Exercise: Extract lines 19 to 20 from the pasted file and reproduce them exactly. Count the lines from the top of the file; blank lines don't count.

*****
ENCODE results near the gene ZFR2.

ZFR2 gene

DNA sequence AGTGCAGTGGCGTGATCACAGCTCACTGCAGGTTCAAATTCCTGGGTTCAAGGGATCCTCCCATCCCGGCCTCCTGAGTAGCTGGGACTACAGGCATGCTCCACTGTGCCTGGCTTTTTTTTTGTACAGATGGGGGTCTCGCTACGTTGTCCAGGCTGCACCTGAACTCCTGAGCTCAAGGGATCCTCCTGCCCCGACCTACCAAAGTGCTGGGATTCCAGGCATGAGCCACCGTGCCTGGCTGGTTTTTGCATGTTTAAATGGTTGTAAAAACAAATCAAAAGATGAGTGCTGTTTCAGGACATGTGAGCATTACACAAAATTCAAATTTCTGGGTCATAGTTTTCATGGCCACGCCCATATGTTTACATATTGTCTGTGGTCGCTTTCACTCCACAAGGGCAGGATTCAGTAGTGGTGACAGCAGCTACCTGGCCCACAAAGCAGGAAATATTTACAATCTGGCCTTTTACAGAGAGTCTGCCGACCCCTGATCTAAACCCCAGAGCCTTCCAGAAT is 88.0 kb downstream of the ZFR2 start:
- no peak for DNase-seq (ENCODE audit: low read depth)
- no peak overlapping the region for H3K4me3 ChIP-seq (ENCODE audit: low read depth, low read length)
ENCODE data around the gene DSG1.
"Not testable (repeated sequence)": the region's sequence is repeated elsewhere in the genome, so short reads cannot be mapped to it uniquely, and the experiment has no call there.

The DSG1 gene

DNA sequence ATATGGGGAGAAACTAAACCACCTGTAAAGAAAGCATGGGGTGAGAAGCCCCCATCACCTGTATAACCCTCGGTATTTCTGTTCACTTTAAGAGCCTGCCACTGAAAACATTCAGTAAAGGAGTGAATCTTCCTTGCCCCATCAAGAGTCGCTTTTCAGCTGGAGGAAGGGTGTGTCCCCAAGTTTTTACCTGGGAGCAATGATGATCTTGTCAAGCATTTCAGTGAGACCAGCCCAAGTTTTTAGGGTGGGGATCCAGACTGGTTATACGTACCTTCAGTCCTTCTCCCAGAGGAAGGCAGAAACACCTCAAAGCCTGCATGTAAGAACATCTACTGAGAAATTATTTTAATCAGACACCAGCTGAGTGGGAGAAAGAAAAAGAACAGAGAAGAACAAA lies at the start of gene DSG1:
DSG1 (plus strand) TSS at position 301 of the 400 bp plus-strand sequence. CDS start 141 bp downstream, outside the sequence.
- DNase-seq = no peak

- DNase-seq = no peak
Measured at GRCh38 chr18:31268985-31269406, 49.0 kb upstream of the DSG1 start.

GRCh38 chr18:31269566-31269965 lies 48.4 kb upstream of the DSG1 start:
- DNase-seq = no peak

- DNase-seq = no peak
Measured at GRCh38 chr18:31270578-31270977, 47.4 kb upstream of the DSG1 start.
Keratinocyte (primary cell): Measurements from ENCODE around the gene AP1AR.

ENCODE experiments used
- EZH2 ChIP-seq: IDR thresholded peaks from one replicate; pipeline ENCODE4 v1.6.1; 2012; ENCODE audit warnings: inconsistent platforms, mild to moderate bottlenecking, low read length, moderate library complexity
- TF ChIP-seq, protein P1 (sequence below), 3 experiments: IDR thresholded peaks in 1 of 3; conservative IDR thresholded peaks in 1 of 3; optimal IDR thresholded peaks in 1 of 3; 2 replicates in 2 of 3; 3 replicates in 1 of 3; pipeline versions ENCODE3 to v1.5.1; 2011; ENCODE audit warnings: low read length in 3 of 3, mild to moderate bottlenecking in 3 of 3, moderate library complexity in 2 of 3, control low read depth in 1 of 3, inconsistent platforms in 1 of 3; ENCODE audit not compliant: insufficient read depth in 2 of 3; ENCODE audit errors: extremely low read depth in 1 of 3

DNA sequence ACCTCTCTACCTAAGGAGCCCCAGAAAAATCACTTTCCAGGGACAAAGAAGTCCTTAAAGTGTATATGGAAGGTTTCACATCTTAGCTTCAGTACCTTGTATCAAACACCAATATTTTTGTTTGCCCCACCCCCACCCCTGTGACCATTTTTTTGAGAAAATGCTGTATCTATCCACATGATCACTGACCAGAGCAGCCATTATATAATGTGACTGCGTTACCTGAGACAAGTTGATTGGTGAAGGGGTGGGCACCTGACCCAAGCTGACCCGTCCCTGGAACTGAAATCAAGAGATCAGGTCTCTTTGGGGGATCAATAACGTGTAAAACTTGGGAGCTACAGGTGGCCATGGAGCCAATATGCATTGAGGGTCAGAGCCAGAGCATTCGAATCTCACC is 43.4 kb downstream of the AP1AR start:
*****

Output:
ENCODE experiments used
- EZH2 ChIP-seq: IDR thresholded peaks from one replicate; pipeline ENCODE4 v1.6.1; 2012; ENCODE audit warnings: inconsistent platforms, mild to moderate bottlenecking, low read length, moderate library complexity